Down the memory lane
N J Ravi Chander
My octogenarian friend, philosopher and guide for the past four decades, G R Murthy, often regales me with anecdotes and stories of long ago. Few know that he is also a supremely gifted artisan, who can create wonders with wood. That is not all. He is a voracious reader and can hold you spellbound for hours with his conversation.
During his playing days, he was a competent opening batsman who could also turn his arm over when required in the State senior division league where he represented the State Bank of India (SBI).
When we caught up over a cup of coffee sometime back at our favourite haunt, the iconic Koshy’s restaurant, on the bustling St. Mark’s Road, he reeled off his experience of travelling on a steam-powered bus. Murthy and his brother idled away their summer holidays visiting their maternal grandfather, who lived in a sprawling mansion in Penukonda along with his family. The enormous group of uncles, aunts and cousins from far and near would assemble at the house and have a whale of a time frolicking on the nearby hill.
Murthy’s eyes lit up, recalling his 1950 picnic journey in a steam-powered bus from Penukonda to Anantapur. The family packed lunch and assorted snacks and set off early in the morning for the unique one-hour journey, and returned late in the evening. Unlike today’s fuel-powered buses, the vehicle ran on steam, and massive firewood logs would be fed to a rear furnace. The tail end of the bus also had a chimney for the smoke to exit. Passengers would deliberately avoid sitting in the rear to prevent ash from flying into their faces. The ride cost just a few annas, and the kids found it amazing!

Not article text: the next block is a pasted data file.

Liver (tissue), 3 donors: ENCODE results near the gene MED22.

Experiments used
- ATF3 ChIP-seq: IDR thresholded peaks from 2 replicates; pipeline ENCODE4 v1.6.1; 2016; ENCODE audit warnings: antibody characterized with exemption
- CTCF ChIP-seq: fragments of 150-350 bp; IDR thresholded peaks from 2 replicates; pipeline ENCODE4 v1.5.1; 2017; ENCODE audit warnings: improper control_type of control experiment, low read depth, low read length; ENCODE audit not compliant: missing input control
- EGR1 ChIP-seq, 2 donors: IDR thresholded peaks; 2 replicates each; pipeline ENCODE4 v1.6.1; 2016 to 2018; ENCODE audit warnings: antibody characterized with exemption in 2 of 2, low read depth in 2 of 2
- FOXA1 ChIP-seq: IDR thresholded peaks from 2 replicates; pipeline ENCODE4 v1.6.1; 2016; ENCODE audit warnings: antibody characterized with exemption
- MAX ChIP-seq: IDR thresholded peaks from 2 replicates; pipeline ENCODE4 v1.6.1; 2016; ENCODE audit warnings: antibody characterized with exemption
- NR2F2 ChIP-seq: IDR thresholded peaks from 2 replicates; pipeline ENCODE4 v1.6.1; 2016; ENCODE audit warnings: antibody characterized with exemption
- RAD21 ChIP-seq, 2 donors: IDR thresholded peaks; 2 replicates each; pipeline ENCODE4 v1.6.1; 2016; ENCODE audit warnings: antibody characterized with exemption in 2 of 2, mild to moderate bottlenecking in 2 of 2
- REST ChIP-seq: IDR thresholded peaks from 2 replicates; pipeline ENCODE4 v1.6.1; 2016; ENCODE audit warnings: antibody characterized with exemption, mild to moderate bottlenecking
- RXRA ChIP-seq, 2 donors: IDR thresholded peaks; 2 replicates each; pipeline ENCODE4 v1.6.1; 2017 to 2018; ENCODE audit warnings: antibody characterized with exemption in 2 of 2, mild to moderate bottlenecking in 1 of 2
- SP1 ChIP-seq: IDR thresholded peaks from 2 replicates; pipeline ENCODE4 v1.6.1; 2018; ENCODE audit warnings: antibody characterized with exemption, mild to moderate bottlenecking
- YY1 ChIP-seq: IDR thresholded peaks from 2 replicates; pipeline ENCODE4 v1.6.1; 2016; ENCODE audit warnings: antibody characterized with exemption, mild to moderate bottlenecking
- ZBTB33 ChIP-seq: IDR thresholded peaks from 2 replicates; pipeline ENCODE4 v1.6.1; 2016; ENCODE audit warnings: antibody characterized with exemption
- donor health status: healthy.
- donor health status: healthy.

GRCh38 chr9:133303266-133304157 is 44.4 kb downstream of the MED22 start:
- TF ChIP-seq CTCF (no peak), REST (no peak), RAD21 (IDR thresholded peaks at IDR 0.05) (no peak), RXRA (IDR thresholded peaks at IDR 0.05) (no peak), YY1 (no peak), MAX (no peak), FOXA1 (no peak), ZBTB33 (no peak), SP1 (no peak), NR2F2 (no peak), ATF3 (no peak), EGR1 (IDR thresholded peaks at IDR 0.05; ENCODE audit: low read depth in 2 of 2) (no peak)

Another unforgettable experience that he recollects is commuting by bus from his house in Basavanagudi to his office on Madras Bank Road (now State Bank Road) in Bengaluru. The dashing Shivaji Rao Gaekwad, who became the iconic superstar of Tamil cinema, Rajinikanth, was the route’s bus conductor.
Rajinikanth amazed people by issuing tickets in a flourish and returning the change in his trademark style. One gathers that passengers preferred to board the bus where the ‘entertaining conductor’ was on duty and let other buses ply empty. The celluloid hero knew the art of pulling in the crowd and playing to the gallery even then.
The man who replaced Rajinikanth as the conductor after the latter entered filmdom also became popular. He had the peculiar trait of reeling off the names of bus stops in chaste Kannada, which went off well with the locals.
Back then, roads were devoid of traffic, and no one was in a tearing hurry. Murthy recounts that factory buses had wooden benches for seating and long journeys were back-breaking.
When buses didn’t arrive on time, there was always the humble cycle rickshaw or the horse tonga to count on. Even at a leisurely trot, one could make it to their destination in time. Compare this with the mad rush of today.
Though motorised vehicles are a dime a dozen, one has to go through the wringer. The traffic snarls, the swirl of people, pollution and signals every few kilometres make travelling on the city streets nothing less than an ordeal. One wishes to go back to the good old days when life moved on the slow lane.
(The author is a former banker who has taken up writing as a pastime. He writes for the Deccan Herald, The New Indian Express, The Tribune, The Hitavada, The City Tab, Bangalore Mirror, The Hans India and Kashmir Vision)